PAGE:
The chorus in Greek theatre played a critical role in conveying the story to the audience. It was the main source of information, as the actors spoke directly to the audience, while the chorus’ speech was mostly sung or chanted. The chorus was made up of 12-15 members, usually all male, who were usually slaves or citizens of lower ranks.
The chorus usually announced and commented on events that had occurred before or during a play. They also provided commentary on characters’ motivations and choices throughout the play. This allowed them to bring an emotional depth to each scene and to help move the plot forward.
The chorus also provided a sense of unity between actors and audience. As they were mostly composed of citizens from all levels of society, they could relate to both actors and audience members alike. This made their songs more meaningful and powerful to those watching the play.
The music used by the chorus was often simple but effective in conveying emotion. It was usually composed in dactylic hexameter – a meter that has six syllables per line with alternating long and short syllables – which gave it a very rhythmic sound that could carry through even large amphitheatres. This allowed everyone in attendance to be able to understand what was being said without having to strain their ears too much.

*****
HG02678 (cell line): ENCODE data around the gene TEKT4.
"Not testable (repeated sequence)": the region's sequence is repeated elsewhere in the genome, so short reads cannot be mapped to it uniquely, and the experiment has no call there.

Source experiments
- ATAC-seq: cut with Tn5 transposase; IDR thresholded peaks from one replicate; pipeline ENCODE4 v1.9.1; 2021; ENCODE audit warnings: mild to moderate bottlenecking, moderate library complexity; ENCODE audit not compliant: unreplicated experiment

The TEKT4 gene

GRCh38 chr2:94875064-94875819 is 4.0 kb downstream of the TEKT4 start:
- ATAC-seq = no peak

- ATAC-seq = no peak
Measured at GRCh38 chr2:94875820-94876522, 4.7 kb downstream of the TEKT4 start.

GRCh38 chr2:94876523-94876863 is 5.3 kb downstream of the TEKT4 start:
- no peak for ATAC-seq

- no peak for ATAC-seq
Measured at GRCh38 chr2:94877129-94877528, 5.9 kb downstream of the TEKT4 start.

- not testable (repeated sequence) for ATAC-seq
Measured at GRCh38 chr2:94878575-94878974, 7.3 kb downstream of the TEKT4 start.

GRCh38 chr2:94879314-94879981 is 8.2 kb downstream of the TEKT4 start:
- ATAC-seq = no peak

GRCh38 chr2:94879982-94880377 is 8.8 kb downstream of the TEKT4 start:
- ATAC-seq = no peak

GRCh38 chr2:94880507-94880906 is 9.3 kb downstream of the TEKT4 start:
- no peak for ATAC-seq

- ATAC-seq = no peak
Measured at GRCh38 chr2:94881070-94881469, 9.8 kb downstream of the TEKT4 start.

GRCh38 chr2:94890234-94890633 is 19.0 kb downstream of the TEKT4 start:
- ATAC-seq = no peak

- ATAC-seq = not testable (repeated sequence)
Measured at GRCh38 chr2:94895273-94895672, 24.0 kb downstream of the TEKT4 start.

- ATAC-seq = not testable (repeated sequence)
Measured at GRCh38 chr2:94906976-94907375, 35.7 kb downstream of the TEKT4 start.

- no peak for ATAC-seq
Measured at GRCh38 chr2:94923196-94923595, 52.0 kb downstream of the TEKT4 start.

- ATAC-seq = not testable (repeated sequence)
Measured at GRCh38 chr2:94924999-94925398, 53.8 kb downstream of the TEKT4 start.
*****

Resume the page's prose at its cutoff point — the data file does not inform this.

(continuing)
Finally, the chorus helped bring themes and messages across without having words spoken directly by characters on stage. This allowed for greater subtlety when conveying messages about morality, politics, and other topics throughout a play’s performance.
In conclusion, the chorus in Greek theatre played an important role in conveying storylines and emotions within plays for audiences throughout Ancient Greece. Through its use of music, dialogue, commentary and more it provided a sense of unity between actors and audience members alike as well as helping bring across themes without characters needing to say anything at all.